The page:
When Winston Peters was last in North Korea he tried to get the country to give up its nuclear aspirations but instead came away with a bird-watching agreement.
Peters was named as Foreign Minister again today and told media he hoped to "shoot higher" than that result, achieved when he last held the portfolio under the Helen Clark Labour Government.
"There are a number of things internationally which I think New Zealand has a capability of having a strong voice on. Even to the extent of we do not think that North Korea is an utterly hopeless case.
"We do not think for example that China is the reason why. We need to better understand that region and make our contribution. Albeit as a small country, but as an informed one."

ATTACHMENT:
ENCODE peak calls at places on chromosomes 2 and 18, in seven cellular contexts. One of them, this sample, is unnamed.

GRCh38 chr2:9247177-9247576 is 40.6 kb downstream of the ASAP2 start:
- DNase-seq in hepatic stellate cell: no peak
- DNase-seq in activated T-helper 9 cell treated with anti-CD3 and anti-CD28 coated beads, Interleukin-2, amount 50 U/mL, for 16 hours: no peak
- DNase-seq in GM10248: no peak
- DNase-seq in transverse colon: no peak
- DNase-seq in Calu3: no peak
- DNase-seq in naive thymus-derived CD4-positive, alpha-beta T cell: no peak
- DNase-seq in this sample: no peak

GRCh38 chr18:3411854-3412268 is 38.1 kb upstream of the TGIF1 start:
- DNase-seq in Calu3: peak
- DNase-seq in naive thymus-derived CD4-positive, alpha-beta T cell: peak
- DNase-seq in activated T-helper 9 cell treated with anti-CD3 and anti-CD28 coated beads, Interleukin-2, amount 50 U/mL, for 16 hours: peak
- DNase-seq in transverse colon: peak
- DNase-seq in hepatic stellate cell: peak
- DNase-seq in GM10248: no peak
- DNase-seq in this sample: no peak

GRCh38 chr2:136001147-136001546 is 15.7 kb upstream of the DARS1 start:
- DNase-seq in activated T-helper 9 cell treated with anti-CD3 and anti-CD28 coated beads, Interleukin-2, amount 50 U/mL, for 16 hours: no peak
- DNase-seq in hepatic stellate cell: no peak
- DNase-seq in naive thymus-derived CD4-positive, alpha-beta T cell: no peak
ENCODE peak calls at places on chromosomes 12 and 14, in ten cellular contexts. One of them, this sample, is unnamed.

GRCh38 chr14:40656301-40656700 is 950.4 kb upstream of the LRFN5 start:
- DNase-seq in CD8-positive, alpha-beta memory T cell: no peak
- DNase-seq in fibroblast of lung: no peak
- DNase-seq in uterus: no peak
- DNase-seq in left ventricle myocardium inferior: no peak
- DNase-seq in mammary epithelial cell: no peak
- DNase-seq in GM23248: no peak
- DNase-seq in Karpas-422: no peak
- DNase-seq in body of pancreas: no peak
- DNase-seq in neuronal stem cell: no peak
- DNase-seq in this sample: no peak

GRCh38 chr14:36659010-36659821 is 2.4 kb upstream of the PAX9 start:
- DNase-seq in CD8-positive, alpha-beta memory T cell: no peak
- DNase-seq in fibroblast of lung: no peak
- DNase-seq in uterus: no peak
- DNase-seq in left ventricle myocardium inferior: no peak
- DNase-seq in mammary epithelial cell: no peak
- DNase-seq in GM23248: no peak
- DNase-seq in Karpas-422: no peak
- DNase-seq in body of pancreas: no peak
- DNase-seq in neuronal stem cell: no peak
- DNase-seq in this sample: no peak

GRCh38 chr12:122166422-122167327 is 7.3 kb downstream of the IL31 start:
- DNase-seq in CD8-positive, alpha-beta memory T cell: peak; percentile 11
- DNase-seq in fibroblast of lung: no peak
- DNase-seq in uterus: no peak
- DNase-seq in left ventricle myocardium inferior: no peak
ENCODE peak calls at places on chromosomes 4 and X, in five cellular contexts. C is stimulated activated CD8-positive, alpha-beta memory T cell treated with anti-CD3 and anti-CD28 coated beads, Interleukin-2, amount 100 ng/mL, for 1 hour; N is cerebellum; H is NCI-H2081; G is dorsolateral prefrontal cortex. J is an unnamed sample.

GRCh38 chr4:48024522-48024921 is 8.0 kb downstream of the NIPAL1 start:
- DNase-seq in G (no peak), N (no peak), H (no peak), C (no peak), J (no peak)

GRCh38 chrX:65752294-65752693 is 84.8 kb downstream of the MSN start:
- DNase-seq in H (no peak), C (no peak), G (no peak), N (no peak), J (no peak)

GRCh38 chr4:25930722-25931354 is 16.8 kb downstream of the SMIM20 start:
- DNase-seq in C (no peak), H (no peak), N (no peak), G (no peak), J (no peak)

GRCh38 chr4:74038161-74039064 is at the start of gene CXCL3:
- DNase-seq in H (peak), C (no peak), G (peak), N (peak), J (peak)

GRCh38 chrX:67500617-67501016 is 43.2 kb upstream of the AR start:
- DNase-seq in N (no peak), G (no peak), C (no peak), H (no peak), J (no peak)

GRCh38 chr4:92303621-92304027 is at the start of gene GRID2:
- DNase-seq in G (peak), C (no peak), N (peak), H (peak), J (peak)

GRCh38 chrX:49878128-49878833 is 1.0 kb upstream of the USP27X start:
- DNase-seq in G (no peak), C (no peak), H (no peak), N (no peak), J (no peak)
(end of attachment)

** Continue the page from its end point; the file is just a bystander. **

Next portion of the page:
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Peters said in 2007 he went to North Korea as Foreign Minister, part of a group that believed it might be possible to persuade the country to abandon its nuclear development programme in exchange for substantial economic development aid.
"We didn't succeed, but it was worth trying. We did though funnily enough get some success and ensured that 97,000 birds that transit North Korea to New Zealand - to Miranda - continue to get safe harbour because of those efforts. It was an unusual outcome, but maybe we can shoot higher this time and might possibly be successful."
Visits by bird conservationists to North Korea remained closed until Peters' 2007 visit. After being approached by Kiwi bird lovers, Peters raised the issue with North Korea officials who confirmed they would accept delegations from New Zealand.
The first was made in 2009, with three Kiwi bird enthusiasts completing a survey that provided the first shorebird information from North Korea. More visits have been made since then to count and watch birds.